Availability of data and materials

The dataset supporting the conclusions of this article is available in ImmPort, [http://www.immport.org, IDs: SDY514, SDY515, SDY519].

Abbreviations

CMV:

cytolomegavirus

FDR:

false discovery rate

IQR:

interquartile range

MZ:

monozygotic

NKT:

Natural Killer T

Tregs:

regulatory T cells

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Acknowledgments

The authors thank Mike Leipold for mass cytometry analyses, Yael Rosenberg-Hasson for CMV ELISAs, Manisha Desai for input on the statistical analysis, as well as Xiaoying Zhou and Monali Manohar for input about immunological details.

Funding

Our work was funded by the R01HL118612, R21ES022153, 5U19AI057229 and S10RR027582 National Institutes of Health (NIH) grants; and the Sean N. Parker Center for Allergy and Asthma Research at Stanford University.

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Contributions

ZY and SA wrote the manuscript with assistance from HM, KN and PB. ZY and SA performed data analysis. KN, HM, PM and MD conceived of and assisted with design of the project. HM, PB, UN, SL, MD and KN assisted with interpretation of results. KN was PI of the grant that funded the study (R21). The authors read and approved the final manuscript.

Corresponding author

Correspondence to Sandra Andorf.

Ethics declarations

Ethics approval and consent to participate

We used a Stanford IRB approved protocol to collect all the samples and perform the studies in a deidentified fashion as per CFR/GCP (code of federal regulation/good clinical practice) guidelines.

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Not applicable.

Competing interests

Dr. Nadeau reports grants from National Institute of Allergy and Infectious Diseases (NIAID), Food Allergy Research & Education (FARE), End Allergies Together (EAT), Allergenis, and Ukko Pharma; Grant awardee at NIAID, National Institute of Environmental Health Sciences (NIEHS), National Heart, Lung, and Blood Institute (NHLBI), and the Environmental Protection Agency (EPA); is involved in Clinical trials with Regeneron, Genentech, AImmune Therapeutics, DBV Technologies, AnaptysBio, Adare Pharmaceuticals, and Stallergenes-Greer; Research Sponsorship by Novartis, Sanofi, Astellas, Nestle; Data and Safety Monitoring Board member at Novartis and NHLBI; Cofounded Before Brands, Alladapt, ForTra, and Iggenix; Chief Intellectual Office at FARE, Director of the World Allergy Organization (WAO) Center of Excellence at Stanford, Personal fees from Regeneron, Astrazeneca, ImmuneWorks, and Cour Pharmaceuticals; Consultant and Advisory Board Member at European Academy of Allergy and Clinical Immunology (EAACI) Research and Outreach Committee, Ukko, Before Brands, Alladapt, IgGenix, Probio, Vedanta, Centecor, Seed, Novartis, NHBLI, EPA, National Scientific Committee of Immune Tolerance Network (ITN) and NIH Programs; US patents for basophil test, multifood immunotherapy and prevention, monoclonal antibody from plasmablasts, and a device for diagnostics. The remaining authors declare no relevant competing interests.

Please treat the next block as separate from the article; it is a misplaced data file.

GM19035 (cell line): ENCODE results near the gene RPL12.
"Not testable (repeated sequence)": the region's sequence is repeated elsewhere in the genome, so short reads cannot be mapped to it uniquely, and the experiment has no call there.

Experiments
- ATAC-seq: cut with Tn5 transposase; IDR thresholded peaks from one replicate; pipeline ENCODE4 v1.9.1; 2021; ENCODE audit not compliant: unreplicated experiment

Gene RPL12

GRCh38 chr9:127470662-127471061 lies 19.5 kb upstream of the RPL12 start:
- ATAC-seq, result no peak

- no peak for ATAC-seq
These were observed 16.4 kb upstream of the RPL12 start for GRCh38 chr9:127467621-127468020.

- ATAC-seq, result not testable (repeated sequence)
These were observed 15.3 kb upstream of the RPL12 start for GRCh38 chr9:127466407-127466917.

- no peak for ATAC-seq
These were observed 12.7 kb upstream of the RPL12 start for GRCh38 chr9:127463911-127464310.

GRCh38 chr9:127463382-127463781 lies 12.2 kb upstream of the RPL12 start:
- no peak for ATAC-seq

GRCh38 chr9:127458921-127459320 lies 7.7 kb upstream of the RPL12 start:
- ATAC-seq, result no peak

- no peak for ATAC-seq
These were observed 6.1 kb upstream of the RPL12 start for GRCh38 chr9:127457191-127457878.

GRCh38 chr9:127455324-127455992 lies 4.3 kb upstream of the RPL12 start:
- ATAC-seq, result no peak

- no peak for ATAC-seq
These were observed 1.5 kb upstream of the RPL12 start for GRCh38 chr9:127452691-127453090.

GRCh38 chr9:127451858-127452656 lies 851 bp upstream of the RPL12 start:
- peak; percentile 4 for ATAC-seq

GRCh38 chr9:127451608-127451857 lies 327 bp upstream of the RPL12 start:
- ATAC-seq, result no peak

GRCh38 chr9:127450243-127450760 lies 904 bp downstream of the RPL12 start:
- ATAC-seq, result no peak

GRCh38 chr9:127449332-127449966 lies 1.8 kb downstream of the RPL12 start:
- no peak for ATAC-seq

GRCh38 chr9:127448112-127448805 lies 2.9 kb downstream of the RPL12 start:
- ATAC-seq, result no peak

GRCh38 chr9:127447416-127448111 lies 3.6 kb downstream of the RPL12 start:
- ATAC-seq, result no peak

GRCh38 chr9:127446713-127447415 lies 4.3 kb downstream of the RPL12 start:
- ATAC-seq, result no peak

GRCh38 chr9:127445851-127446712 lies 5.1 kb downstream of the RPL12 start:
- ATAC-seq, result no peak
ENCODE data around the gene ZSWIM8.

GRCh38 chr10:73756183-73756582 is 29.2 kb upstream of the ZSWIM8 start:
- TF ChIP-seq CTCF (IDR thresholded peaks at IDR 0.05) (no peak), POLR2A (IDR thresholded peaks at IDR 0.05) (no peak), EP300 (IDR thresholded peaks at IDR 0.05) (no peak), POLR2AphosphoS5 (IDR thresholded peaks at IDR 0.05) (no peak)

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Supplementary Information

Additional file 1: Supplementary Fig. 1.

Manual gating schema using the FlowJo v9.3 software (TreeStar, Inc) for one representative FCS3.0-file generated by Mass Cytometry (CyTOF). Supplementary Table 1. CyTOF panel used for data acquisition at the Human Immune Monitoring Center (HIMC) at Stanford University. All antibodies were conjugated in house. Supplementary Table 2. Manual gating strategy for the 41 cell types remaining after filtering for our analysis.

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Yan, Z., Maecker, H.T., Brodin, P. et al. Aging and CMV discordance are associated with increased immune diversity between monozygotic twins. Immun Ageing 18, 5 (2021). https://doi.org/10.1186/s12979-021-00216-1

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Keywords

  • Mass cytometry (CyTOF)
  • Monozygotic twins
  • Aging
  • Cytomegalovirus
  • Human immunology